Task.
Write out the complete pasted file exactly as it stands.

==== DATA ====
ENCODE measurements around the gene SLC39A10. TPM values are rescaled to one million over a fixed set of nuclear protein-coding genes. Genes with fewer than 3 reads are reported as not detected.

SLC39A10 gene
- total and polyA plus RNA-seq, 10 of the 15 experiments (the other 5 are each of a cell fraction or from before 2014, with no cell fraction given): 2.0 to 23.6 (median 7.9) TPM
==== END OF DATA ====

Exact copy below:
ENCODE measurements around the gene SLC39A10. TPM values are rescaled to one million over a fixed set of nuclear protein-coding genes. Genes with fewer than 3 reads are reported as not detected.

SLC39A10 gene
- total and polyA plus RNA-seq, 10 of the 15 experiments (the other 5 are each of a cell fraction or from before 2014, with no cell fraction given): 2.0 to 23.6 (median 7.9) TPM